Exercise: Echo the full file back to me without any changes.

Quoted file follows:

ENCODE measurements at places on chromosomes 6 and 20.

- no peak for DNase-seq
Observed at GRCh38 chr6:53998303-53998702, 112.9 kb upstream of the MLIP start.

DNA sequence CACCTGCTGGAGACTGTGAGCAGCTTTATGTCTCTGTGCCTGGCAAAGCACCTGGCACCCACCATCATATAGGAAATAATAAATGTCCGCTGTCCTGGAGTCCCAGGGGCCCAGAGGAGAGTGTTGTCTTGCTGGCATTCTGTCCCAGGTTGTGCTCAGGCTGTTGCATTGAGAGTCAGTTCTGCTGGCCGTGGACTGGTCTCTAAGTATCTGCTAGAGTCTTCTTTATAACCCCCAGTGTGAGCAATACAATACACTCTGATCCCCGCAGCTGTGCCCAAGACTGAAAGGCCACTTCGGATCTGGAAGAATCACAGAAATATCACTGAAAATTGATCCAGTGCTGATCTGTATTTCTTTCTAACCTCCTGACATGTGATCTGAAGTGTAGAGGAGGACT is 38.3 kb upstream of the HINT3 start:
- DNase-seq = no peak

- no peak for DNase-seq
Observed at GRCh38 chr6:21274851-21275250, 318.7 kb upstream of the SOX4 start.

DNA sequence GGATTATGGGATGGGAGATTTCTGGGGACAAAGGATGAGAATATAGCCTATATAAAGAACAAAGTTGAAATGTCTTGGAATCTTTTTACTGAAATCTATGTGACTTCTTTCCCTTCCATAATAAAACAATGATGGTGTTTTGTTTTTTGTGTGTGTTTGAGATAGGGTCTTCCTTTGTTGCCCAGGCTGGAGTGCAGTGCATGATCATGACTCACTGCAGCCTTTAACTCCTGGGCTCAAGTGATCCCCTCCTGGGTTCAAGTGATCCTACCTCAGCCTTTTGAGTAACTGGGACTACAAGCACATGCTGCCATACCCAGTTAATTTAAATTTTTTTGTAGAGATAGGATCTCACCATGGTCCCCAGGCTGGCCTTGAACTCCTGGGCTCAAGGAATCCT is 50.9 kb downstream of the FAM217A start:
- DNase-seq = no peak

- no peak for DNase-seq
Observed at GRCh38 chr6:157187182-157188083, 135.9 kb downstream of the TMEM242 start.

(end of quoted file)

ENCODE measurements at places on chromosomes 6 and 20.

- no peak for DNase-seq
Observed at GRCh38 chr6:53998303-53998702, 112.9 kb upstream of the MLIP start.

DNA sequence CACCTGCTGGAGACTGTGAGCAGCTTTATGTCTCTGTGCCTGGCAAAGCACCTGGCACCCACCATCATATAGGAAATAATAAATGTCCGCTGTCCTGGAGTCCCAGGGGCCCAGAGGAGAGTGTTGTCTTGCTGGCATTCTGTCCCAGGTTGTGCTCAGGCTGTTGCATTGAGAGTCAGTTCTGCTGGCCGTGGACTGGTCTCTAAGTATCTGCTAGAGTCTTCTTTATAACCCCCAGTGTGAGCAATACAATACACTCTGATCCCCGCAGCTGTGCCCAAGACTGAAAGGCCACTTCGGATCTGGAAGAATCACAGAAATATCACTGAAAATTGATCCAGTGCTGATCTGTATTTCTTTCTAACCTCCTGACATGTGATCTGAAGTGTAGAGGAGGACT is 38.3 kb upstream of the HINT3 start:
- DNase-seq = no peak

- no peak for DNase-seq
Observed at GRCh38 chr6:21274851-21275250, 318.7 kb upstream of the SOX4 start.

DNA sequence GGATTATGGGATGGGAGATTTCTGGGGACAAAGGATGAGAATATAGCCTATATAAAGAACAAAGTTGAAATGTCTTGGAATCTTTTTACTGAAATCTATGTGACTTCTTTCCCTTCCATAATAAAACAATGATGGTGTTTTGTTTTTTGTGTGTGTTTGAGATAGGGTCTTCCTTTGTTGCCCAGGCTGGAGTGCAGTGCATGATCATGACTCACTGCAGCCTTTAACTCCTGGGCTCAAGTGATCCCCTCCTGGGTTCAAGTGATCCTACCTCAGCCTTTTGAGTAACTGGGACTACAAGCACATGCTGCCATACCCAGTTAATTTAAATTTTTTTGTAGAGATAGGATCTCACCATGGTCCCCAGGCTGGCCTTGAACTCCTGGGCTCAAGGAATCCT is 50.9 kb downstream of the FAM217A start:
- DNase-seq = no peak

- no peak for DNase-seq
Observed at GRCh38 chr6:157187182-157188083, 135.9 kb downstream of the TMEM242 start.